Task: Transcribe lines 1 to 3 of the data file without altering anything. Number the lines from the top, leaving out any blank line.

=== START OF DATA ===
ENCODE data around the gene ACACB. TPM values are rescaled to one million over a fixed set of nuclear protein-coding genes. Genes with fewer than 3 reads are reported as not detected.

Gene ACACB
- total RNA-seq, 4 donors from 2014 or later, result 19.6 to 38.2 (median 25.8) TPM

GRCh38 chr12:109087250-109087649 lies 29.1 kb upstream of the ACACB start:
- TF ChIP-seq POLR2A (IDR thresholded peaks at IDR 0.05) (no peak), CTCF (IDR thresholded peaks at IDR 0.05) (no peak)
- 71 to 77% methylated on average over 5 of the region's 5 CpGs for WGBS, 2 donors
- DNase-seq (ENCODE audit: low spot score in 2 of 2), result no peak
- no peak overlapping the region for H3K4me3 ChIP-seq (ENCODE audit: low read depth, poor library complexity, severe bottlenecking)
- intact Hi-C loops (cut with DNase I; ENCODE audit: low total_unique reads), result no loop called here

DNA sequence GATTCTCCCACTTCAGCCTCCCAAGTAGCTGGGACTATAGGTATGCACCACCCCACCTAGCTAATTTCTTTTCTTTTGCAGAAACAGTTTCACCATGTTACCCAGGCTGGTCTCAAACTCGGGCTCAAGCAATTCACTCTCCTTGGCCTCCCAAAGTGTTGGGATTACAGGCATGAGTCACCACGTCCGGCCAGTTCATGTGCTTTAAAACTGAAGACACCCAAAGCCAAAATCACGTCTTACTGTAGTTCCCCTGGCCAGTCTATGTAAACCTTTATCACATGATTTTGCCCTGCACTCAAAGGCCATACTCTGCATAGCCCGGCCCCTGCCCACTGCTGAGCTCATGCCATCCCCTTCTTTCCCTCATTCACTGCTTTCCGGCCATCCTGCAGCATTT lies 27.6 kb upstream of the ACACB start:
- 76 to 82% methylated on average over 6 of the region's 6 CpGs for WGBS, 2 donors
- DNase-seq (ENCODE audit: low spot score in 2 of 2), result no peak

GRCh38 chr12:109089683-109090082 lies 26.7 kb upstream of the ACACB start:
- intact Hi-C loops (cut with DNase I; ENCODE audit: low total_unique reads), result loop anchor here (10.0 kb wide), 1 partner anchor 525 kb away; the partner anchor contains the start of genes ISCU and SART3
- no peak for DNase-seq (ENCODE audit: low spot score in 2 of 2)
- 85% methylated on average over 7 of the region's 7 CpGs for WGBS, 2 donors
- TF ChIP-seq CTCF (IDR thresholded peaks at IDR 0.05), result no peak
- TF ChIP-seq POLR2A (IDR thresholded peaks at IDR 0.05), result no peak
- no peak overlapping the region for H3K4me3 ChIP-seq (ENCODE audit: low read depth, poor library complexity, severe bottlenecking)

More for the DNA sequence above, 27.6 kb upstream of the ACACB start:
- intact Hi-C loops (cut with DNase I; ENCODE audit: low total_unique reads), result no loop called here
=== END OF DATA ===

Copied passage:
ENCODE data around the gene ACACB. TPM values are rescaled to one million over a fixed set of nuclear protein-coding genes. Genes with fewer than 3 reads are reported as not detected.

Gene ACACB
- total RNA-seq, 4 donors from 2014 or later, result 19.6 to 38.2 (median 25.8) TPM